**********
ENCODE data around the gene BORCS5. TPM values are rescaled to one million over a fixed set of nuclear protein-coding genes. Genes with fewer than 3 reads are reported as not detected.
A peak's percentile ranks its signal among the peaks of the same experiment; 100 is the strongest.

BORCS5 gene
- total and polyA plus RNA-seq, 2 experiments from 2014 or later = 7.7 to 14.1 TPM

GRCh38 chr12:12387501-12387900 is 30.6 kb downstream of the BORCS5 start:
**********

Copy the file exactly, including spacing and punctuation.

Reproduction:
ENCODE data around the gene BORCS5. TPM values are rescaled to one million over a fixed set of nuclear protein-coding genes. Genes with fewer than 3 reads are reported as not detected.
A peak's percentile ranks its signal among the peaks of the same experiment; 100 is the strongest.

BORCS5 gene
- total and polyA plus RNA-seq, 2 experiments from 2014 or later = 7.7 to 14.1 TPM

GRCh38 chr12:12387501-12387900 is 30.6 kb downstream of the BORCS5 start: